Warner Rejects EMI Bid

Warner Music Group rejected a purchase offer from EMI Music Group May 2nd after the London-based recording conglomerate proposed buying Warner stock for $4.2 billion in stocks and cash, according to EMI.

Warner Music stated its board “has determined that the proposal is not in the best interests of our shareholders and has unanimously rejected it.”

Reports suggest EMI Group Chairman Eric Nicoli made the $28.50-per-share offer directly to Warner Chairman Edgar Bronfman Jr. during a conversation May 1st, Forbes said. Warner rejected it the next day.

“The board of EMI continues to believe that an acquisition of Warner Music by EMI would be very attractive to both sets of shareholders but will only pursue a transaction that delivers enhanced value and earnings accretion to EMI shareholders,” EMI Group stated.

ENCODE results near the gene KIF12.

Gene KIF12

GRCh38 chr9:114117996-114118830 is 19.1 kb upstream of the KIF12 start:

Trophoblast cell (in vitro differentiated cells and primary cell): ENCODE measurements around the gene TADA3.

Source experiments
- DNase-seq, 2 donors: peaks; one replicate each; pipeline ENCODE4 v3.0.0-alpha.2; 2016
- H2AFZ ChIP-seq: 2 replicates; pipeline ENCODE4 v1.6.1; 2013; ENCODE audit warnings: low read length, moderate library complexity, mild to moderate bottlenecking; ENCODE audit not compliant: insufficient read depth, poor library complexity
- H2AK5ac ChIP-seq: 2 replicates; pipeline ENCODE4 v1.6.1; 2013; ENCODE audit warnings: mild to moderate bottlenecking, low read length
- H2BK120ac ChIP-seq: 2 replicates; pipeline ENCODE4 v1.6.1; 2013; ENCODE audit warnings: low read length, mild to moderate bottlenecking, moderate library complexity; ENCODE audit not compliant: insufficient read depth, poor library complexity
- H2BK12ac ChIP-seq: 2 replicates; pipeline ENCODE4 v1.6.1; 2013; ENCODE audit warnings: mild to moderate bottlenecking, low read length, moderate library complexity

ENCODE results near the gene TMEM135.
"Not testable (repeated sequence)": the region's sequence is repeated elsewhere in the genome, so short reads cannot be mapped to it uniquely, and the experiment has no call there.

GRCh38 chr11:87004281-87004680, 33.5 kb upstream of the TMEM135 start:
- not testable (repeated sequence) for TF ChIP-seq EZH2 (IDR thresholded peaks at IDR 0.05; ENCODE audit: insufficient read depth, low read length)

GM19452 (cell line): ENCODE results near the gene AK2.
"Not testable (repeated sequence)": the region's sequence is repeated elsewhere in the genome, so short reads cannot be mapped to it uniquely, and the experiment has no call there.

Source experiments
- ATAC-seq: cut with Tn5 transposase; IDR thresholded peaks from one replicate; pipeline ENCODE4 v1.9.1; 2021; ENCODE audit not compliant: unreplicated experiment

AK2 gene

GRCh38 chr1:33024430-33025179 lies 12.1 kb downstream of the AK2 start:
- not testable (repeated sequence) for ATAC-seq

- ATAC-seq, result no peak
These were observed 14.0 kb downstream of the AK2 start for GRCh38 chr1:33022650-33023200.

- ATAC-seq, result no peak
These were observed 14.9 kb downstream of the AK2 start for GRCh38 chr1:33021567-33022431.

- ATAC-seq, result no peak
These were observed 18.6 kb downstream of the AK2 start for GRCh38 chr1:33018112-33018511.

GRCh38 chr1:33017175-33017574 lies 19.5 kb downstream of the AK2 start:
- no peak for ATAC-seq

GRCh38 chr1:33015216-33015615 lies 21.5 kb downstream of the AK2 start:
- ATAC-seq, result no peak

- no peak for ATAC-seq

Sources told Forbes they expect EMI to increase its bid but would not be surprised if Warner makes a counterbid for EMI.

Of the Big Four major music recording companies, Warner and EMI are significantly smaller than Universal Music Group and Sony/BMG. A merger would give a new combined company a reported 24.7 percent of the market, putting it right between UMG and Sony/BMG.

As noted by Forbes, a merger between EMI and Warner would make sense for both companies, which hold solid ground in the U.K. and the U.S. respectively, but not as well in each other’s territory.

“Today’s announcement highlights the difficulties in putting together such a deal, particularly with respect to valuation and management,” Numis analyst Lorna Tilbian said.

EMI shares closed 4 percent lower on the London Stock Exchange May 3rd. Warner shares rose 71 cents to $28 in afternoon trading on the New York Stock Exchange.